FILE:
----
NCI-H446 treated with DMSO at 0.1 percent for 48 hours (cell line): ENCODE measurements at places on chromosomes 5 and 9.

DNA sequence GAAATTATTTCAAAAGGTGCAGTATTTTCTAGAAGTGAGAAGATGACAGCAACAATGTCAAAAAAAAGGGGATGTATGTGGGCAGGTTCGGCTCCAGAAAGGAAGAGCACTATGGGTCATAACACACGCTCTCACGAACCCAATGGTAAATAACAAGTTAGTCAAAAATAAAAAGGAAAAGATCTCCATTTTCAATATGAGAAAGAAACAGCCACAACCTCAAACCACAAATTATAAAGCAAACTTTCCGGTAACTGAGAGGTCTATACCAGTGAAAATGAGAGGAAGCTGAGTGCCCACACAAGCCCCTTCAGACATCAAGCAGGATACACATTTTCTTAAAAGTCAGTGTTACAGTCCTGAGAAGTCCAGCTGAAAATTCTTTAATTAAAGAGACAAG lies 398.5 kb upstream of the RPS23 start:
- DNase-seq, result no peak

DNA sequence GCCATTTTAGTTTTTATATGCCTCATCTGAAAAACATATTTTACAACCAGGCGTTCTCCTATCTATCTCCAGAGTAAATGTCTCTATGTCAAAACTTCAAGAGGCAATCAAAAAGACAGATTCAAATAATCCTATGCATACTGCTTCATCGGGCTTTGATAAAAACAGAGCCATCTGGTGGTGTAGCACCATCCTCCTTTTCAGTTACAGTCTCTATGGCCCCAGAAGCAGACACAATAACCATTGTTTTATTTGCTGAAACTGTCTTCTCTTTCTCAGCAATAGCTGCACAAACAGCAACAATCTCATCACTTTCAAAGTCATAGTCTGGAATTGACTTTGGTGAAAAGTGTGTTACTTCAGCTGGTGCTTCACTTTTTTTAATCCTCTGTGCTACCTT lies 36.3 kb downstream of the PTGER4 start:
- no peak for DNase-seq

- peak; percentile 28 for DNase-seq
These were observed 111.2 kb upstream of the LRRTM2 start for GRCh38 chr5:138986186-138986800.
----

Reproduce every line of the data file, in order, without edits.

NCI-H446 treated with DMSO at 0.1 percent for 48 hours (cell line): ENCODE measurements at places on chromosomes 5 and 9.

DNA sequence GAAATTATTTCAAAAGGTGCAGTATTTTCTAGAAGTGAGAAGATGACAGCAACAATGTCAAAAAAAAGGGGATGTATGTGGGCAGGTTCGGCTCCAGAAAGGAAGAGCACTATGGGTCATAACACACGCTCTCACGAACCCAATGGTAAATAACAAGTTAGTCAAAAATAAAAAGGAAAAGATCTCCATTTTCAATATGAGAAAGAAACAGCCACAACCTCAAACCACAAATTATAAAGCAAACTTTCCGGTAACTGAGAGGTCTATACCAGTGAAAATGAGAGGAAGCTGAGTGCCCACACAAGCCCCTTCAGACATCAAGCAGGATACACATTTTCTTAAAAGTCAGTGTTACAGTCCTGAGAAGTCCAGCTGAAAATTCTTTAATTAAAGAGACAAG lies 398.5 kb upstream of the RPS23 start:
- DNase-seq, result no peak

DNA sequence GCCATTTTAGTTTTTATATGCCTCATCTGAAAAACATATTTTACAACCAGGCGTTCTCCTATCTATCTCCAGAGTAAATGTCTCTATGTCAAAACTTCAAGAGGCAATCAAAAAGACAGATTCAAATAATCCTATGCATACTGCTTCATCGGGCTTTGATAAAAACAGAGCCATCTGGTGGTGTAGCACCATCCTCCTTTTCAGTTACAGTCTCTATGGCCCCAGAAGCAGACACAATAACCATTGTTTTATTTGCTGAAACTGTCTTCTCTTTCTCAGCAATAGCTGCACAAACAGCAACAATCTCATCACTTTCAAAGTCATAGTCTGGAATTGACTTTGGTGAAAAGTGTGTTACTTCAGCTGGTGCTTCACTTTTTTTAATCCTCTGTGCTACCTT lies 36.3 kb downstream of the PTGER4 start:
- no peak for DNase-seq

- peak; percentile 28 for DNase-seq
These were observed 111.2 kb upstream of the LRRTM2 start for GRCh38 chr5:138986186-138986800.